After President Obama came into office in 2009, the EPA moved forward with the task given it by the Supreme Court. In December of 2009, the EPA released its finding stating that greenhouse gases do cause or contribute to the endangerment of public health and welfare. Subsequently in April 2010, the EPA and the National Highway Traffic Safety Administration (NHTSA) finalized a joint national program to reduce greenhouse gases and improve fuel economy for cars and trucks.
As a result of these actions, Congressional Republicans have made the argument that the new EPA regulations will “drive up energy prices, depress the economy, and hamper job creation.” They have also argued that the EPA’s actions are an abuse of power and a usurpation of the legislative process. Senate minority leader Mitch McConnell has declared that the EPA’s recent actions are an, “attempt to do through regulation what they [Democrats, Environmentalists, the Obama White House?] couldn’t do through legislation.” The goal of the congressional Republicans seems to be cast the recent actions of the EPA as born of a desire of the Obama White House to circumvent the legislative process, but as we have seen the story is not that simple. The facts paint a picture of the legislative process at work. Unfortunately for Republicans, and many of their allies, the process is not working out in their favor.
Let’s recap: Leading up to 2011, the U.S. Congress between 1955 and 1990 passed a series of legislation that: 1. Made air pollution a federal issue; 2. Created the EPA; 3. Defined the authority and scope of its regulations, and mandated its course of action in certain circumstances. The Supreme Court, having 7 of its nine justices appointed by Republican presidents, ruled in 2007 that the EPA, under the Bush administration, had given no justifiable reasons for refusing to conduct a study of the danger, or lack thereof, posed by greenhouse gases. Further, it ruled that absent this justification the EPA needed to conduct the study. The Bush Administration did not offer any further justification for refusing the study. The Obama Administration, absent that justification, conducted the study. According to the proper process, in 2009, they issued a finding of endangerment. Based on this finding, the EPA was mandated by Congress, to regulate greenhouse gases. In 2010, the EPA finalized a new program to regulate greenhouse gas emissions.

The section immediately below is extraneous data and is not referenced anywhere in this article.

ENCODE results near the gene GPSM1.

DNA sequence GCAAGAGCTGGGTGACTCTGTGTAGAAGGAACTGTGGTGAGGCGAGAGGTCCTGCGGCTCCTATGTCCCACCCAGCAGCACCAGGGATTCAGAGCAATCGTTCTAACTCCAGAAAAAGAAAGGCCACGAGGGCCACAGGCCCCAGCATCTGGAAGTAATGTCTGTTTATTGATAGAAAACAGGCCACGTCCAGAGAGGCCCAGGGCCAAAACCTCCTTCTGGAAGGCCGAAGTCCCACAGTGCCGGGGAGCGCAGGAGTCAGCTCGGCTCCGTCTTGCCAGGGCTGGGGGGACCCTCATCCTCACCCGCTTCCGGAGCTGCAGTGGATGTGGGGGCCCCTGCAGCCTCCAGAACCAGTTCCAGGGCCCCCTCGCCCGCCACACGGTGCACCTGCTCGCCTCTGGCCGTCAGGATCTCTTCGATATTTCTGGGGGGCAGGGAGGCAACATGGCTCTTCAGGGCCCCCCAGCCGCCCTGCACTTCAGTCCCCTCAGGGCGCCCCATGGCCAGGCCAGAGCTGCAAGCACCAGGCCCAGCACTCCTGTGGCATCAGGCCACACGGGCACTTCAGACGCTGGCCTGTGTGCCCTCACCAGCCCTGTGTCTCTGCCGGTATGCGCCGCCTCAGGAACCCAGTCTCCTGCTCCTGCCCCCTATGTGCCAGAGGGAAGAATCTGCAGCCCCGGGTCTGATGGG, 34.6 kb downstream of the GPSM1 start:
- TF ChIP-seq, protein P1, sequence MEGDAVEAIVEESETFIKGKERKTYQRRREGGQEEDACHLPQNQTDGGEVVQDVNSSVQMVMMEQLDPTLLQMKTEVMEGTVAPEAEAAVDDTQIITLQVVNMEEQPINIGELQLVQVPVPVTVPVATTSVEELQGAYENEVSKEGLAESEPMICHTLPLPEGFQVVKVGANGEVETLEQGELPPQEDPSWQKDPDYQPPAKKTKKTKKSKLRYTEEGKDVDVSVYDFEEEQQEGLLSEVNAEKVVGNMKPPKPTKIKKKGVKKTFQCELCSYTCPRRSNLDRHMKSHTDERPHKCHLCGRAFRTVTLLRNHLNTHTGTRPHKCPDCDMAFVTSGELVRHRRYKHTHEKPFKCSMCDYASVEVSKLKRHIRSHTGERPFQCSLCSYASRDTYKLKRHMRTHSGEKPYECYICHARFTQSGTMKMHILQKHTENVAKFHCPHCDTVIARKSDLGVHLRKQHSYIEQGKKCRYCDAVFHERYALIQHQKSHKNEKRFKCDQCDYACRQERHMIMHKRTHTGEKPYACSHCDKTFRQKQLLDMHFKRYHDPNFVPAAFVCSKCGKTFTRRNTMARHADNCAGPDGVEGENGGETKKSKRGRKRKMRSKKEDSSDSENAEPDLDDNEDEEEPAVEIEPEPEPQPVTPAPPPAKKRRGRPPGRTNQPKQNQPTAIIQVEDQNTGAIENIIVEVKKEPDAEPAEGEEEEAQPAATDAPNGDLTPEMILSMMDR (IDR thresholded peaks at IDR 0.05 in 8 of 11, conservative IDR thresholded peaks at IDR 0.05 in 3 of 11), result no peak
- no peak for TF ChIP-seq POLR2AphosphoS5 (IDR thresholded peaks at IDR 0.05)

In 2011, the Republican led House and the Senate Republicans are seeking to remove the EPA’s authority to regulate these gases. The President has promised to veto any measure to limit EPA authority. This means that in order to limit EPA’s authority, thereby overruling the Supreme Court’s interpretation of the current legislation, the Republicans would need to acquire a 2/3 majority of both houses to override a presidential veto. Given the highly divided state of the country on this issue this is a highly unlikely scenario. The other option is to get the court to reverse its decision interpreting EPA authority to extend to greenhouse gases. Considering that the two retiring justices who voted in with the majority have been replaced by Obama appointees, this too is a highly unlikely possibility.
Given these facts, it would seem that Senator McConnell’s characterization would be more accurate if it went as follows:
“They [the EPA] are doing through regulation what we [Congress] said they must do through legislation, and what the Supreme Court said they must do through adjudication. We don’t like what they are doing and we don’t have the votes to change the legislation, or the decision, so let’s confuse the issue by accusing them of not following the rules.”
Admittedly, there are plenty of reasonable and principled arguments on both sides of the issue as to whether the impact of the EPA’s regulations will be helpful or harmful to the economy. It is extremely disingenuous however, to attempt to characterize the legitimate exercise of EPA authority to act as somehow extra-legal, or to accuse the EPA, and indirectly the Obama administration, of an attempt to cheat and circumvent the process.